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49
Universal coalgebra: a theory of systems
, 2000
"... In the semantics of programming, nite data types such as finite lists, have traditionally been modelled by initial algebras. Later final coalgebras were used in order to deal with in finite data types. Coalgebras, which are the dual of algebras, turned out to be suited, moreover, as models for certa ..."
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Cited by 297 (31 self)
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In the semantics of programming, nite data types such as finite lists, have traditionally been modelled by initial algebras. Later final coalgebras were used in order to deal with in finite data types. Coalgebras, which are the dual of algebras, turned out to be suited, moreover, as models for certain types of automata and more generally, for (transition and dynamical) systems. An important property of initial algebras is that they satisfy the familiar principle of induction. Such a principle was missing for coalgebras until the work of Aczel (NonWellFounded sets, CSLI Leethre Notes, Vol. 14, center for the study of Languages and information, Stanford, 1988) on a theory of nonwellfounded sets, in which he introduced a proof principle nowadays called coinduction. It was formulated in terms of bisimulation, a notion originally stemming from the world of concurrent programming languages. Using the notion of coalgebra homomorphism, the definition of bisimulation on coalgebras can be shown to be formally dual to that of congruence on algebras. Thus, the three basic notions of universal algebra: algebra, homomorphism of algebras, and congruence, turn out to correspond to coalgebra, homomorphism of coalgebras, and bisimulation, respectively. In this paper, the latter are taken
A Tutorial on (Co)Algebras and (Co)Induction
 EATCS Bulletin
, 1997
"... . Algebraic structures which are generated by a collection of constructors like natural numbers (generated by a zero and a successor) or finite lists and trees are of wellestablished importance in computer science. Formally, they are initial algebras. Induction is used both as a definition pr ..."
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Cited by 228 (34 self)
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. Algebraic structures which are generated by a collection of constructors like natural numbers (generated by a zero and a successor) or finite lists and trees are of wellestablished importance in computer science. Formally, they are initial algebras. Induction is used both as a definition principle, and as a proof principle for such structures. But there are also important dual "coalgebraic" structures, which do not come equipped with constructor operations but with what are sometimes called "destructor" operations (also called observers, accessors, transition maps, or mutators). Spaces of infinite data (including, for example, infinite lists, and nonwellfounded sets) are generally of this kind. In general, dynamical systems with a hidden, blackbox state space, to which a user only has limited access via specified (observer or mutator) operations, are coalgebras of various kinds. Such coalgebraic systems are common in computer science. And "coinduction" is the appropriate te...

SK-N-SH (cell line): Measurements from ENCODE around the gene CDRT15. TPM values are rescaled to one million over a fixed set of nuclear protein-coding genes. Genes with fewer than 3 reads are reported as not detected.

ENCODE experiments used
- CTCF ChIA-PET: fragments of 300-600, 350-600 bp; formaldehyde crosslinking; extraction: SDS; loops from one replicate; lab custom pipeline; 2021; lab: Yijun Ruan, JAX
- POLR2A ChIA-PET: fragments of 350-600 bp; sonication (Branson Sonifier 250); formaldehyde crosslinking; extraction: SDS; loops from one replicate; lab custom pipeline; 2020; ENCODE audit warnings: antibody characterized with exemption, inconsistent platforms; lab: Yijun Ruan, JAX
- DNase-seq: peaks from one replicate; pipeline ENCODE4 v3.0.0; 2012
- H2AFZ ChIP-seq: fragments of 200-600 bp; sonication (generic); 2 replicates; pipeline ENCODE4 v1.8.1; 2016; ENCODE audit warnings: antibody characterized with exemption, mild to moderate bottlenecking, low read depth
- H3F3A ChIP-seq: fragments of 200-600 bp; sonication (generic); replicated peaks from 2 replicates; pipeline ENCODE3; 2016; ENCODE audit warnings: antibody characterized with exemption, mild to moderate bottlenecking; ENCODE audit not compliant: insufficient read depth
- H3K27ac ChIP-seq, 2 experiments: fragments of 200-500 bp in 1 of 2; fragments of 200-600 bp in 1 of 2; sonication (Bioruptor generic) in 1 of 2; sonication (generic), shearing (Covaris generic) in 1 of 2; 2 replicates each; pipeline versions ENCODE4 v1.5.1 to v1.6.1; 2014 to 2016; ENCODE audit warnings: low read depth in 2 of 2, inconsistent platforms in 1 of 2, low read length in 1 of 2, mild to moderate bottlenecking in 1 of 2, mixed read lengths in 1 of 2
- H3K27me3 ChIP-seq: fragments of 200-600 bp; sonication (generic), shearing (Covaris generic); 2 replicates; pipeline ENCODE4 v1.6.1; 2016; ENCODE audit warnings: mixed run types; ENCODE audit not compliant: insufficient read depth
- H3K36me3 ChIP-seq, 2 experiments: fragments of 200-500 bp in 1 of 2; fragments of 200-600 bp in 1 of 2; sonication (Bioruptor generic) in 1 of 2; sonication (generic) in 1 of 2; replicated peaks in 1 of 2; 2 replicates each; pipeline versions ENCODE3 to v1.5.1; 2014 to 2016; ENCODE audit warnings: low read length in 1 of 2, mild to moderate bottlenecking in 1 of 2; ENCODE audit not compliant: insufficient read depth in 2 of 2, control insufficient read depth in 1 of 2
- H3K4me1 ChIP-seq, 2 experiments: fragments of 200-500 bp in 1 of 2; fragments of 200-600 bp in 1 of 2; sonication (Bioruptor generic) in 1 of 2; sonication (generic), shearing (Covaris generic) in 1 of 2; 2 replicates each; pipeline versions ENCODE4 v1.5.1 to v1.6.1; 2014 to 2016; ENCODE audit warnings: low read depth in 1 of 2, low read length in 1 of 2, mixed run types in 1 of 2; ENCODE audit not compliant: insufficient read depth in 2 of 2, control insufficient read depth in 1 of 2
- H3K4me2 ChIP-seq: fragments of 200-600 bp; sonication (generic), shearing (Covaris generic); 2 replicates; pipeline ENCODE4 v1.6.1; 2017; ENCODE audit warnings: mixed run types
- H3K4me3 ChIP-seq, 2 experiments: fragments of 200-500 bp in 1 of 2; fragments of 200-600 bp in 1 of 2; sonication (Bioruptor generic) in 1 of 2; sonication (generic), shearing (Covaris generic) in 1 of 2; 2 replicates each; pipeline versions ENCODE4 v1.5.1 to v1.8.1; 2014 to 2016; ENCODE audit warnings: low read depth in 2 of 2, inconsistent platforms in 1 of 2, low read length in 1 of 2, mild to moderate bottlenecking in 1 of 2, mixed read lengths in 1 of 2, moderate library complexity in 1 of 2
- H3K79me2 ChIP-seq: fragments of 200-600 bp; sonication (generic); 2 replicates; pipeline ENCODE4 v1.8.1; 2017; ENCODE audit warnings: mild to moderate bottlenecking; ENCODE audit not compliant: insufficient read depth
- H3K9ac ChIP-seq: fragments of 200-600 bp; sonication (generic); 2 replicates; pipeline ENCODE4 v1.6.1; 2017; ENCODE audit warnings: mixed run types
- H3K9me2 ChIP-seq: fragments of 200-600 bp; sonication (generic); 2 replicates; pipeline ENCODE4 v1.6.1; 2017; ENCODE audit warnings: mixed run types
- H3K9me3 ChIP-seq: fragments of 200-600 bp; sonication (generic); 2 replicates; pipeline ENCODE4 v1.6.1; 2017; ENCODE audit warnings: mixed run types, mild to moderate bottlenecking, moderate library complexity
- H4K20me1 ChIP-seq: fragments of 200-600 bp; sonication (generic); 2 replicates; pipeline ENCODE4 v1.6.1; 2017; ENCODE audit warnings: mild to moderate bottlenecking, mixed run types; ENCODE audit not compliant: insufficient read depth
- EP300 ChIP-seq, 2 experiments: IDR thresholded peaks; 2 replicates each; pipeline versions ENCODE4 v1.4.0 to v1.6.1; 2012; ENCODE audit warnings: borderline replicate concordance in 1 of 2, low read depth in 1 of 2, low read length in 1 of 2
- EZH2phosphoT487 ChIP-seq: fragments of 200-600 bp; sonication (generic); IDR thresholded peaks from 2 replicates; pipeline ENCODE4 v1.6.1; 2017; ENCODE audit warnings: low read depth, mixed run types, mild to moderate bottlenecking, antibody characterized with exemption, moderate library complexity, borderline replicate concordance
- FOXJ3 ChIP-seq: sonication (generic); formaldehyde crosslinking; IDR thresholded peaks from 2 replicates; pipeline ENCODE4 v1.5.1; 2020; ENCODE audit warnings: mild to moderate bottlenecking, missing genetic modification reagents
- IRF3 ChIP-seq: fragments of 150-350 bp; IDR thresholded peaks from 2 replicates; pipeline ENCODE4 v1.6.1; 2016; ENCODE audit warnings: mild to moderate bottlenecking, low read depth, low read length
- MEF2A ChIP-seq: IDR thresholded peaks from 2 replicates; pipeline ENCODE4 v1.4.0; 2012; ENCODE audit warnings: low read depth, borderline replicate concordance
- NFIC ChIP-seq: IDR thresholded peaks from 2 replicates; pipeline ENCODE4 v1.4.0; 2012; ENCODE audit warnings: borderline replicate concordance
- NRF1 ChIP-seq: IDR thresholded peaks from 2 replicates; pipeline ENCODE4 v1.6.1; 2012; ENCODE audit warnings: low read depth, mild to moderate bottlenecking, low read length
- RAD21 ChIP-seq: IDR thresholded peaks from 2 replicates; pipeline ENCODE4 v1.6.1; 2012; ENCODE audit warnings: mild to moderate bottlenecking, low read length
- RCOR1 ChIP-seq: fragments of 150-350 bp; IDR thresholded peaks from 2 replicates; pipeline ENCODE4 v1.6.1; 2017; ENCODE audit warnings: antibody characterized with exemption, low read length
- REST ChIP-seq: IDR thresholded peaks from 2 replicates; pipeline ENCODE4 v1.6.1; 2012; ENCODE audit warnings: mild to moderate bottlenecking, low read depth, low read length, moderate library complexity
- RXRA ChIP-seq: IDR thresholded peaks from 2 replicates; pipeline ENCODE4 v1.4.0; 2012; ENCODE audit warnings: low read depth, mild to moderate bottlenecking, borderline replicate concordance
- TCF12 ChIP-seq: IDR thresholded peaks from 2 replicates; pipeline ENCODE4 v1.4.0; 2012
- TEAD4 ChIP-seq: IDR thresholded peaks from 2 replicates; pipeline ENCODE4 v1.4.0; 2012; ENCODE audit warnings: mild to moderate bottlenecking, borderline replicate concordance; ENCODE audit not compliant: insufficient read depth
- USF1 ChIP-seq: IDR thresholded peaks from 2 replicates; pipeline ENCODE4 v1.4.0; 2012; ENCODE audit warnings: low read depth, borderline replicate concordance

Coalgebraic modal logic: Soundness, completeness and decidability of local consequence
 Theoret. Comput. Sci
, 2002
"... This paper studies finitary modal logics, interpreted over coalgebras for an endofunctor, and establishes soundness, completeness and decidability results. The logics are studied within the abstract framework of coalgebraic modal logic, which can be instantiated with arbitrary endofunctors on the ca ..."
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Cited by 51 (24 self)
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This paper studies finitary modal logics, interpreted over coalgebras for an endofunctor, and establishes soundness, completeness and decidability results. The logics are studied within the abstract framework of coalgebraic modal logic, which can be instantiated with arbitrary endofunctors on the category of sets. This is achieved through the use of predicate liftings, which generalise atomic propositions and modal operators from Kripke models to arbitrary coalgebras. Predicate liftings also allow us to use induction along the terminal sequence of the underlying endofunctor as a proof principle. This induction principle is systematically exploited to establish soundness, completeness and decidability of the logics. We believe that this induction principle also opens new ways for reasoning about modal logics: Our proof of completeness does not rely on a canonical model construction, and the proof of the finite model property does not use filtrations. 1
Reasoning about Classes in ObjectOriented Languages: Logical Models and Tools
, 1998
"... A formal language ccsl is introduced for describing specifications of classes in objectoriented languages. We show how class specifications in ccsl can be translated into higher order logic. This allows us to reason about these specifications. In particular, it allows us (1) to describe (various) i ..."